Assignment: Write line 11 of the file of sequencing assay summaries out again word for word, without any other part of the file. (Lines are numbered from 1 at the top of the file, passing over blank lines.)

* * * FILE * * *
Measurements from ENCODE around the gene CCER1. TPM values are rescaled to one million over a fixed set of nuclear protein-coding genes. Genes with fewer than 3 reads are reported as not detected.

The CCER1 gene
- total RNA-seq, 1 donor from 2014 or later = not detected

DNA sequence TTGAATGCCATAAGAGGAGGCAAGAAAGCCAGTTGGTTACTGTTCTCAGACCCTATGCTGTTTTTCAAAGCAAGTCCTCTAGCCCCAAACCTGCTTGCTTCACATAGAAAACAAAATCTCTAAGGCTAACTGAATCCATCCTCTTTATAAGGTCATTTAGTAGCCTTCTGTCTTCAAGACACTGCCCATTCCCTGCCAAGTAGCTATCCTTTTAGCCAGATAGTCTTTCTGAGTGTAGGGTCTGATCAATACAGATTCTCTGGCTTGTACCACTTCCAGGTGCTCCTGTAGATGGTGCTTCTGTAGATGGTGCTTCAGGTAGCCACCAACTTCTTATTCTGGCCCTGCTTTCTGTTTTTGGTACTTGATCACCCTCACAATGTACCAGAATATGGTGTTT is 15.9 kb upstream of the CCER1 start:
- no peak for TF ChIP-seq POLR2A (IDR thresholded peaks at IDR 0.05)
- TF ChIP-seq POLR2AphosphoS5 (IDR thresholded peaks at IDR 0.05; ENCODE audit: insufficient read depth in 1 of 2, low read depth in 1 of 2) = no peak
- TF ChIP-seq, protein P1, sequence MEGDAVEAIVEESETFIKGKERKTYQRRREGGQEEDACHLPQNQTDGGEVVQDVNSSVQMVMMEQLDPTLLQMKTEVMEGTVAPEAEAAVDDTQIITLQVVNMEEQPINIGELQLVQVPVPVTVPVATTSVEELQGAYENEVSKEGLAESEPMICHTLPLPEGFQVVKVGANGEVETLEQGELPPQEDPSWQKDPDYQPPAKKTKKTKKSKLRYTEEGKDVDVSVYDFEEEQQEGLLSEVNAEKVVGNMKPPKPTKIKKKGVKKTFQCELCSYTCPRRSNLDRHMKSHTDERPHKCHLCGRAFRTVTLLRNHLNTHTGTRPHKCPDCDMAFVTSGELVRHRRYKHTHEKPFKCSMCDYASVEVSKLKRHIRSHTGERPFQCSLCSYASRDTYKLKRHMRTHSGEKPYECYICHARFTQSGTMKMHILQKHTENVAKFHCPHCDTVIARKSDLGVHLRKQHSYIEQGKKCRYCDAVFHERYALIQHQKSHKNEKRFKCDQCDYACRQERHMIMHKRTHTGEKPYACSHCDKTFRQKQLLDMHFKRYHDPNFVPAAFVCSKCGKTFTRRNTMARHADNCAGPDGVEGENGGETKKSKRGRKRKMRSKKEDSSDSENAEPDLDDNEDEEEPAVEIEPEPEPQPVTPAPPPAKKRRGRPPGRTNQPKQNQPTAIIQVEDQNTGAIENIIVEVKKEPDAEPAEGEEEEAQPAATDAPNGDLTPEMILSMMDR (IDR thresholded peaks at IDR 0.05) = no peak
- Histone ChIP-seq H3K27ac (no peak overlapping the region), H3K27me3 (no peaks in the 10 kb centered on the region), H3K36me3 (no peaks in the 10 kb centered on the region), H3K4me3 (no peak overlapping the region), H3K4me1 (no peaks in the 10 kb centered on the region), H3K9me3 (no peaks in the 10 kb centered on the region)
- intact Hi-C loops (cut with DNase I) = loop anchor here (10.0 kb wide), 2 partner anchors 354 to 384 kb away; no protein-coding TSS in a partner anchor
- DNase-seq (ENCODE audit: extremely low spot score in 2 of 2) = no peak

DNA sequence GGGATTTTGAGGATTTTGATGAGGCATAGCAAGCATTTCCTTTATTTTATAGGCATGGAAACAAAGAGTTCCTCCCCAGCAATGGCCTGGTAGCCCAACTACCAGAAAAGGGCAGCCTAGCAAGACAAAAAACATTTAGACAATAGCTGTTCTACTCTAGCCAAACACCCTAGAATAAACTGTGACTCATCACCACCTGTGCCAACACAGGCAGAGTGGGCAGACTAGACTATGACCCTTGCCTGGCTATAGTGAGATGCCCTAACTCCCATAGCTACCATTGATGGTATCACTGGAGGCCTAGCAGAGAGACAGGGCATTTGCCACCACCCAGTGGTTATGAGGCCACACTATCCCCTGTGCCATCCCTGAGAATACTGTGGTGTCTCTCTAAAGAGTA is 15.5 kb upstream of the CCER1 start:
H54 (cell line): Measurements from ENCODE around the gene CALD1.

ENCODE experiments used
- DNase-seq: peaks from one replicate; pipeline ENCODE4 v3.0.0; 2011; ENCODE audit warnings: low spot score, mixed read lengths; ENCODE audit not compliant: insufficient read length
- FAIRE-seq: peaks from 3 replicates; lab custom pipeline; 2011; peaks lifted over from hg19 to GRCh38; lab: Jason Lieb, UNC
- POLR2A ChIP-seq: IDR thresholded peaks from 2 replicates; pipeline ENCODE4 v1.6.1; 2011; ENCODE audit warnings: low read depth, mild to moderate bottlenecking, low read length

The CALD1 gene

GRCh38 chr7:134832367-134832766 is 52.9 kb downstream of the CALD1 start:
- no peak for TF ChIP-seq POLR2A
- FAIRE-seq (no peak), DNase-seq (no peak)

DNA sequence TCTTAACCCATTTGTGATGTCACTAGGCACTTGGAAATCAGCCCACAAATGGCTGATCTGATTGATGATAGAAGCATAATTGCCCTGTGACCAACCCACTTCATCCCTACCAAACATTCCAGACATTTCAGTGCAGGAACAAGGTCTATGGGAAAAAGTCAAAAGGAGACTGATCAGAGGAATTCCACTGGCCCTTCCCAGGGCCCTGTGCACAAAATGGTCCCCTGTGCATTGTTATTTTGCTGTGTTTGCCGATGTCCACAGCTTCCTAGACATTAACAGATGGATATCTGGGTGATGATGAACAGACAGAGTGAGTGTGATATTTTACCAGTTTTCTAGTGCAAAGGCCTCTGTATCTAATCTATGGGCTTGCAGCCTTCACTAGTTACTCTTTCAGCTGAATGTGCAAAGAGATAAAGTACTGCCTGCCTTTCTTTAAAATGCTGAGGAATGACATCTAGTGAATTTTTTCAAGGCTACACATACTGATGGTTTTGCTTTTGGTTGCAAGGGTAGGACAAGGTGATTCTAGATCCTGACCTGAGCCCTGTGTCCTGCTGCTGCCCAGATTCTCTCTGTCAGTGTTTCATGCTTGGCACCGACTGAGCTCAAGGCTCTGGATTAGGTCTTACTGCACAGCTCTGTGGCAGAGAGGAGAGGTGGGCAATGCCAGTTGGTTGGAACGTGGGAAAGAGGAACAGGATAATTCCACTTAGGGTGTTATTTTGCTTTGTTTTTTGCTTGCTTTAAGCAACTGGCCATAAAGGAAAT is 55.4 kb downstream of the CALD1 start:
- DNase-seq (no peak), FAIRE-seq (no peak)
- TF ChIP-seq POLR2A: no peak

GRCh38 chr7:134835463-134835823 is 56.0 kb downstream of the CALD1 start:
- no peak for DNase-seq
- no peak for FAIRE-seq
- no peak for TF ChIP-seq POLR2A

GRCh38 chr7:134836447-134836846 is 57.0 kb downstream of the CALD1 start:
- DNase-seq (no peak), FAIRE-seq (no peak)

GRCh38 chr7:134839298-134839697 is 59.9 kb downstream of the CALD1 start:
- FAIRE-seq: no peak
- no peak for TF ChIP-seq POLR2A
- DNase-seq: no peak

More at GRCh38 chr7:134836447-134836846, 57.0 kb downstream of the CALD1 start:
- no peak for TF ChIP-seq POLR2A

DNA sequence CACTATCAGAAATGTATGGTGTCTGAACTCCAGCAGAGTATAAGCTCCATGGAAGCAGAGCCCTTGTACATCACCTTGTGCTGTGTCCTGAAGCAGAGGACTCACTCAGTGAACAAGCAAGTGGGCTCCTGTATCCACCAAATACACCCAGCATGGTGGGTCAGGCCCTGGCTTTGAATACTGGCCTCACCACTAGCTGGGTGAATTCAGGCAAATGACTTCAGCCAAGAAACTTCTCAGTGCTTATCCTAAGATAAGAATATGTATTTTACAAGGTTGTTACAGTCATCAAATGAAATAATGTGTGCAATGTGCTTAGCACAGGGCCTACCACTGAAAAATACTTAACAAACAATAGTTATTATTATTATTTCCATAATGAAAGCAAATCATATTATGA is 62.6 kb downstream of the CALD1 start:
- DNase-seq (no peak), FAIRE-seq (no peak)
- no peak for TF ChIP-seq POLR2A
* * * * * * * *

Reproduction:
DNA sequence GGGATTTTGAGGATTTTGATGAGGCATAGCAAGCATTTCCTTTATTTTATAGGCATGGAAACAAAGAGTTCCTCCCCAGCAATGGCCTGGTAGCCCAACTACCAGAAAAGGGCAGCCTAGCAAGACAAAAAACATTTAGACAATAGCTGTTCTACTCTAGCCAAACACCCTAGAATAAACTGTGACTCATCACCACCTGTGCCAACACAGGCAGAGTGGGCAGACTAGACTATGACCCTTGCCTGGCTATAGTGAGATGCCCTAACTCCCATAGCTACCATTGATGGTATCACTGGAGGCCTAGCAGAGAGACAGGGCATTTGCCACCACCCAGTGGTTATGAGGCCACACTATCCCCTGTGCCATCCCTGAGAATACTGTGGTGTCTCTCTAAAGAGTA is 15.5 kb upstream of the CCER1 start: